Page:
After a two year separation in level of play, the now 20-year-old version Braydon Coburn finally reaches the show. He mixed in 9 NHL games (1 assist) into a solid rookie AHL campaign in which he scored 6 goals with 20 helpers in a full 73 game season. Luke had a bounce back year (partnered with Kaberle) progressing to 22 points and 22 minute per game. Things were looking up for both former top-10 picks.

Going into their 21-year-old seasons Schenn and Coburn each had the sky as their limit, however sometimes things just don’t work out. Luke’s minutes, as mentioned before, plummeted to 16 and he was even a healthy scratch for three games. As for Braydon, describes his season best:

“Coburn was acquired by the Flyers at the trade deadline for veteran defenseman Alexei Zhitnik. The 6’5, 220-pounder had been unable to crack the Thrashers’ top six defensive rotation early last season. He split time between leagues, appearing in 29 games for the NHL team due to injuries (in which he registered four assists) and in 15 games with the Chicago Wolves of the AHL (one goal, 10 assists).”

From that point Braydon Coburn has gone on to become a mainstay in the Philly top-4, but what was the difference than in Atlanta? According to Coburn’s first year with the Flyers he was paired with Derian Hatcher 37% of the time, then captain Jason Smith 23%, and Kimo Timonen 23%. That’s being on the ice with a legitimate top-4 NHL defender by your side for 83% of the game. That is much better than guys like Ian White, Finger, Kabere and Exelby, that’s for sure. His second year with the Flyers Coburn was with Carle for 60% of the time, his third year with Timonen for 46%, fourth year with Timonen 72% and this past year with Timonen 49%.

While Coburn and Timonen has been nearly a sure thing since he’s been here, signs are pointing to that changing. Last year in the playoffs, Coburn was with Nick Grossmann for 52% of the time, but they started playing with each other a few weeks before the playoffs started. Although thus far through training camp Coburn has been paired with Meszaros and Grossmann with Gervais it wouldn’t surprise me if they got re-paired later on in the season. Also paired together at camp, you guessed it, Luke Schenn and Kimmo Timonen.

Using we can predict what defensive pairs will be most aligned with forward lines using previous data. For example, going back five years here are the top 5 forwards per year who played with Timonen: Hartnell, Giroux, Jagr, Voracek, Simmonds/ Carter, Giroux, Richards, Briere, Hartnell/ Hartnell, Carter, Richards, Birere, Grioux/ Richads, Knuble, Gagne, Carter, Hartnell/ Knuble, Briere, Hartnell, Carter, Richards. Here’s the same results for Coburn: Hartnell, Giroux, Talbot, Couturier, Jagr/ Carter, Giroux, Richards, Briere, Hartnell/ Carter, Hartnell, Briere, Giroux, Richards/ Carter, Hartnell, Richards, Lupul, Knuble/ Carter, Knuble, Hartnell, Briere, Richards.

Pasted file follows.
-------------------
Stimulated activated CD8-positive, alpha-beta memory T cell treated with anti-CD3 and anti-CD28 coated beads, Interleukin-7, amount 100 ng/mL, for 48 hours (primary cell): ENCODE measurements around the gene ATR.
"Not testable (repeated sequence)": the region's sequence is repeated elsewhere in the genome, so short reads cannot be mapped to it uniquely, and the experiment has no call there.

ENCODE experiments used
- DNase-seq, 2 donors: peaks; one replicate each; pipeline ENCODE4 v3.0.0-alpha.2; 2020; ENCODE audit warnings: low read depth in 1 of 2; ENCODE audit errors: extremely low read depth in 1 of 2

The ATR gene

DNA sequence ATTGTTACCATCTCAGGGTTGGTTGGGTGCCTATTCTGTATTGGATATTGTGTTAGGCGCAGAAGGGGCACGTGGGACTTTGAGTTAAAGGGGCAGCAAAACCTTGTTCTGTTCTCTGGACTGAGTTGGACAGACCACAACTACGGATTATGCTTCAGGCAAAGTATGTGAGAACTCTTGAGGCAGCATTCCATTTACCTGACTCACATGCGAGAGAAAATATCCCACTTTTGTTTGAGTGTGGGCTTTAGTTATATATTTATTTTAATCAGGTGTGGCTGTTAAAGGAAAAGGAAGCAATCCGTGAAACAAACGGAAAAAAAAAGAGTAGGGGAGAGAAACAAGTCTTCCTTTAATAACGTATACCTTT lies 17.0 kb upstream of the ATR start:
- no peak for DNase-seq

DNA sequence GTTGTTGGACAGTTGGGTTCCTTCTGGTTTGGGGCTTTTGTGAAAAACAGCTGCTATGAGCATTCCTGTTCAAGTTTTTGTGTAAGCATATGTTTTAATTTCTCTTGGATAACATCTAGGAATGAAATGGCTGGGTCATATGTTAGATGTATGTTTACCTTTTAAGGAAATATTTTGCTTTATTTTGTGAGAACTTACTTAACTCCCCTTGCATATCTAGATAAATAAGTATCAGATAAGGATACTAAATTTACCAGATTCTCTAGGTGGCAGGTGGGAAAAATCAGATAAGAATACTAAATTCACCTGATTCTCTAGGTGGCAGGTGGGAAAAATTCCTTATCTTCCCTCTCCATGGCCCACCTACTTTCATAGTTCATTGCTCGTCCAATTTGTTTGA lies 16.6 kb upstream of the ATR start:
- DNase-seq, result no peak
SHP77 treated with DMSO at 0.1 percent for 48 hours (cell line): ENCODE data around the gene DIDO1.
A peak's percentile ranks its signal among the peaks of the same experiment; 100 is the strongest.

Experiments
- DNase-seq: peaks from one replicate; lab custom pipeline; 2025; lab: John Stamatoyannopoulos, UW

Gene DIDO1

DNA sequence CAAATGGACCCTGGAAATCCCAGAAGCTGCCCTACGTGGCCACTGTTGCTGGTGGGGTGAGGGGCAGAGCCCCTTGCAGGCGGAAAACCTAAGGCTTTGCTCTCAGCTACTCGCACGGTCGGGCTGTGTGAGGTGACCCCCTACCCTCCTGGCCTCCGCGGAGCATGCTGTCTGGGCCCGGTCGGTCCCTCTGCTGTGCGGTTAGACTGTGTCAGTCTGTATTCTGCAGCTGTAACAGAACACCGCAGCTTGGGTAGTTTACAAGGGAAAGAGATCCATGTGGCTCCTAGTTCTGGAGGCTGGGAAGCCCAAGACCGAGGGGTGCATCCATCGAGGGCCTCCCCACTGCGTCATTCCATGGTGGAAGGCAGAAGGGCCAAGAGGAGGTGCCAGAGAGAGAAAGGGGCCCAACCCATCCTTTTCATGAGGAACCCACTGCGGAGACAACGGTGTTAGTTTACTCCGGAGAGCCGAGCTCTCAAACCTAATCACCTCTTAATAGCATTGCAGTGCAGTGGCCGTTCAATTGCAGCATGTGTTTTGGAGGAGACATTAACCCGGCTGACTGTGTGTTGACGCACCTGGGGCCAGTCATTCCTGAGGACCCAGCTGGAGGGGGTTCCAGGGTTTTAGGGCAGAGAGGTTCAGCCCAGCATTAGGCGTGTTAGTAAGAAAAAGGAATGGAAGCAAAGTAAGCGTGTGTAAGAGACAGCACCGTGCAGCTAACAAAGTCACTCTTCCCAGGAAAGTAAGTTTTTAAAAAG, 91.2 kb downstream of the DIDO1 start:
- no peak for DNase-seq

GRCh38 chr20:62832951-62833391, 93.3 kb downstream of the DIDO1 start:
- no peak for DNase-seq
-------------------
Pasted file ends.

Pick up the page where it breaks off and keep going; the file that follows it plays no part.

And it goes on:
Both guys have pretty much played with the top defensive centers for the past five years and one would assume they’ve been used to check the opponents top forwards and they are pretty similar, Timonen vs. Coburn. Now check out Timonen’s 2012 playoff results: Giroux, Briere, Voracek, Hartnell, Jagr. Not a lot of change. What did change was the fact that Matt Carle was paird with him for 72% of his ice time---the firs time they’ve ever been paired together anywhere close to that percentage. Coburns results: Talbot, Couturier, Giroux, Wellwood, Hartnell.

The playoff results provide a clear conclusion: Braydon Coburn was used with the checkers most often (Talbot/Wellwood/Couturier) while Kimmo Timonen played with the scorers more often (Briere and Jagr come to mind).

What does this all mean? When you consider that Toronto couldn’t have attempted to derail Luke Schenn’s development any more than they actually did he is coming to the Flyers at the same exact point in his career as Braydon Coburn did roughly six years ago. He’s most likely going to be paired with the same exact guy who helped turn Braydon Coburns career around, Kimmo. If the Flyers front office and coach Peter Laviolette stick true to the signals that they have been giving out about the usage of the defense it is that Timonen will be paired with Luke Schenn and while they may share some of the shutdown duties, they will not have to shoulder the load due to the fact that it looks like Braydon Coburn and his new partner will be at least taking a portion of it.

One more final thought. has a prospect rating system. A 10 is like a Crosby/Gretzky type player. A 9 is an “elite” player, for defenders, Pronger, Lidstrom, and Chara were examples. An 8 is a “#2 defensemen” and Kimmo Timonen and Dan Boyle were the examples. A 7 is a 2nd pair guy. Braydon Coburn was rated a 7.0A. The “A” means he’s a near lock to live up to his potential. A “B” means he could drop one full number down, a “C” means he could drop two full numbers down and so on. Luke Schenn’s grade? 8.5B. Considering defenders don’t reach their potential until at least their mid-to-late twentys, I would stop asking the question of “is Luke Schenn going to be a top-4 defender?” The answer to that question is yes. The only question to me is will he be a top-pair defender?

Go Flyers!

This item was written by a member of this community and is not necessarily endorsed by <em>Broad Street Hockey</em>.